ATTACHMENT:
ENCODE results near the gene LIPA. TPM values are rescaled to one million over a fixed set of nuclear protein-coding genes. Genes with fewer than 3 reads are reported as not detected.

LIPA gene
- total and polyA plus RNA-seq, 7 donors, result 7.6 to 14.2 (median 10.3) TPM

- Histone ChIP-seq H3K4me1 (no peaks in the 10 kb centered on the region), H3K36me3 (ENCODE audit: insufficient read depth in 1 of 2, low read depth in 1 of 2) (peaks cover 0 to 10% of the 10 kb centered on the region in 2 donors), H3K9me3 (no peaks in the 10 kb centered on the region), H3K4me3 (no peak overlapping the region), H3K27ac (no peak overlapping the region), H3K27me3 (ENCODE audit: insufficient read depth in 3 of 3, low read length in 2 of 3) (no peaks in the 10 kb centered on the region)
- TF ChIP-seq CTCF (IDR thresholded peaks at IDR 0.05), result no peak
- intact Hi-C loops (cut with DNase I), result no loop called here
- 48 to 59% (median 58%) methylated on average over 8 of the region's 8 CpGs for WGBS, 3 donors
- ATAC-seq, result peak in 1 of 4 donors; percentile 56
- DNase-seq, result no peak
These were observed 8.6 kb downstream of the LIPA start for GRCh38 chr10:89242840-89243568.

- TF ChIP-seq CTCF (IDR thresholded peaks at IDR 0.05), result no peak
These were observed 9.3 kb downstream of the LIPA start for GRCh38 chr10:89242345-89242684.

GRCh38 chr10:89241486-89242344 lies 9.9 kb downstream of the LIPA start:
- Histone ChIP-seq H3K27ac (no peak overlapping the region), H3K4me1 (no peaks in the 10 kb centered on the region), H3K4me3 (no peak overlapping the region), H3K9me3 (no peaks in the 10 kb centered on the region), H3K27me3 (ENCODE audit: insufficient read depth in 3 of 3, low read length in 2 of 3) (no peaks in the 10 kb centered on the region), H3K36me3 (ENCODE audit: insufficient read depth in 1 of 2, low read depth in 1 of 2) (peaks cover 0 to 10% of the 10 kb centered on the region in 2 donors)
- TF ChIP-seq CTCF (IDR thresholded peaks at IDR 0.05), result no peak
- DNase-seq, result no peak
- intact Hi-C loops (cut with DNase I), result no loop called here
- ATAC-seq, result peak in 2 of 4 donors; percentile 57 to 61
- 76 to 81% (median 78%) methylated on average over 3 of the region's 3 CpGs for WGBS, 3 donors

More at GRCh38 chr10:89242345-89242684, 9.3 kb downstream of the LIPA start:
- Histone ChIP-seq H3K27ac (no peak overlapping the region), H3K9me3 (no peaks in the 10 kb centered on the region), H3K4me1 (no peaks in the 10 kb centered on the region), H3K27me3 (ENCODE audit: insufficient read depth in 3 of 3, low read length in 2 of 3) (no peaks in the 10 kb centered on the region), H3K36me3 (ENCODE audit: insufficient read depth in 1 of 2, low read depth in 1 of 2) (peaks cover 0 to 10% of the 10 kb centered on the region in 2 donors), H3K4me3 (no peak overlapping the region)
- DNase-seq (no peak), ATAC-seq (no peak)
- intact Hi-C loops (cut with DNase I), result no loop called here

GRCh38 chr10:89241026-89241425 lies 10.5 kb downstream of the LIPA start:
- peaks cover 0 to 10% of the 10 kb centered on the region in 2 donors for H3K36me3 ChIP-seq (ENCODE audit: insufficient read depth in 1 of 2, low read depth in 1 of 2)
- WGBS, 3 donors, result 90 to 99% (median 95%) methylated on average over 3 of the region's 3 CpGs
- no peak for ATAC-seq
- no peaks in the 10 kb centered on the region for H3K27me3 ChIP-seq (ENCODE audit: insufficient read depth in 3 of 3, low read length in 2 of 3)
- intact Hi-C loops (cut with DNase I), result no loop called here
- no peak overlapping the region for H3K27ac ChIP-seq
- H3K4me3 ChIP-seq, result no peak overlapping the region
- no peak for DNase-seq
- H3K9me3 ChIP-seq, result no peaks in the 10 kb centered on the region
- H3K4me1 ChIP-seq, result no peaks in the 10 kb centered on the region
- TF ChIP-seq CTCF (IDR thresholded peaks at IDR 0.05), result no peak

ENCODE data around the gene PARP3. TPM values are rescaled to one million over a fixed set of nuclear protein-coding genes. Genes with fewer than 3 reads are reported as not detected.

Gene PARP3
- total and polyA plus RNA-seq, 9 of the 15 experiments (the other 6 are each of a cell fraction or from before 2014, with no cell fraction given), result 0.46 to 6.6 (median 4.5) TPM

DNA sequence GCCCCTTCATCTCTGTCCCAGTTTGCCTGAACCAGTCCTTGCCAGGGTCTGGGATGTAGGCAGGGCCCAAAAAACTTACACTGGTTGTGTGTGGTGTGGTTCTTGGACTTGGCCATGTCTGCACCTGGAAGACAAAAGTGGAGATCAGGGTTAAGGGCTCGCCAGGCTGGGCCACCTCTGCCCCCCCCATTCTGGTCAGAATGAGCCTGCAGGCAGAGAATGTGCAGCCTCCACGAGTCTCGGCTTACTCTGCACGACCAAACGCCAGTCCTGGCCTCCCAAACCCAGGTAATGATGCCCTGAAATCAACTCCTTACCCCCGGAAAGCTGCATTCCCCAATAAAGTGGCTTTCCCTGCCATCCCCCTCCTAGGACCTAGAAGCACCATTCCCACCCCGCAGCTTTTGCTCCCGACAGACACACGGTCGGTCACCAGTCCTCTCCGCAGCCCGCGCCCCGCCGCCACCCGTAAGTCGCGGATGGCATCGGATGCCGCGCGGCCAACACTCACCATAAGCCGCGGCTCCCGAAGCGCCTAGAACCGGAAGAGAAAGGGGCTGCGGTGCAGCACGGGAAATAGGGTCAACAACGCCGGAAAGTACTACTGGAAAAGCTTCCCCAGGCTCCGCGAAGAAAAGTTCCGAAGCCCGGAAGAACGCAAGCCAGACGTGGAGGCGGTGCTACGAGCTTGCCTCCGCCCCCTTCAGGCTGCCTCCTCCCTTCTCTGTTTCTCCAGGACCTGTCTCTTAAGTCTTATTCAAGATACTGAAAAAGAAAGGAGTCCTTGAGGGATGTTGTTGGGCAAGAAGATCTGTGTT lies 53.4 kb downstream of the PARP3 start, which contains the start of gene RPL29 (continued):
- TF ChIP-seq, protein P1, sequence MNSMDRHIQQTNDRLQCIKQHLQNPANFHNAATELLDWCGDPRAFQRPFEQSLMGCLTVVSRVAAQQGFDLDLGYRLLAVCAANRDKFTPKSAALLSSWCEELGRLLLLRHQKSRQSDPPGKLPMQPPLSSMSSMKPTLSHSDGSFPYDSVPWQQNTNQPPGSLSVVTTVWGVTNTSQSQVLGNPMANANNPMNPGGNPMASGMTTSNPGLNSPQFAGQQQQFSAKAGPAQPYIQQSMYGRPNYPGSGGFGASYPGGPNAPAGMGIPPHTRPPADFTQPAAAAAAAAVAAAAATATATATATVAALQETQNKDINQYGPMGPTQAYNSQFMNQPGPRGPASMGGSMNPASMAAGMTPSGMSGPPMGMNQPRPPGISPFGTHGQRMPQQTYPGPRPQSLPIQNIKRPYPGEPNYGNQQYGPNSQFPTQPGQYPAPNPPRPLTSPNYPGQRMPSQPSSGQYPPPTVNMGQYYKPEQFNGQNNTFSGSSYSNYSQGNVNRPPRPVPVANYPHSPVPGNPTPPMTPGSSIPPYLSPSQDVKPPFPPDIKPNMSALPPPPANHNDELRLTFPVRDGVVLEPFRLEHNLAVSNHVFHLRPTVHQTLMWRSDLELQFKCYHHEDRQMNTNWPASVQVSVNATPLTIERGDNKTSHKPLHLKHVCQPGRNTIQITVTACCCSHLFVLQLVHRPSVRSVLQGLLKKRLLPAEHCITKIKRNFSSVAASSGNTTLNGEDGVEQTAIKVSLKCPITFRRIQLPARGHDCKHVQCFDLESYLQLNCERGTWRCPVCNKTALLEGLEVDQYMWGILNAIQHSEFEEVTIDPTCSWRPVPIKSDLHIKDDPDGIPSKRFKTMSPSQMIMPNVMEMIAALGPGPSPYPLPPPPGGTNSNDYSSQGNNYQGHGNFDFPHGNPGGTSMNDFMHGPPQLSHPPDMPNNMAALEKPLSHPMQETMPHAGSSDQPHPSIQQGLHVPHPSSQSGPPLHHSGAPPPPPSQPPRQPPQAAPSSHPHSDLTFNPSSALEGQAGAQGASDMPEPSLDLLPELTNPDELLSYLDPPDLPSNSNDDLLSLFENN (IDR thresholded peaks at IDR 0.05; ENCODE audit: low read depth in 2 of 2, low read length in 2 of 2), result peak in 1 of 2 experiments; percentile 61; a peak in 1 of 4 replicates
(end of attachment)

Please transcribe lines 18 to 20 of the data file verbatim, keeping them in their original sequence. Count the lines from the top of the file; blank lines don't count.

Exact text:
- ATAC-seq, result peak in 2 of 4 donors; percentile 57 to 61
- 76 to 81% (median 78%) methylated on average over 3 of the region's 3 CpGs for WGBS, 3 donors

More at GRCh38 chr10:89242345-89242684, 9.3 kb downstream of the LIPA start: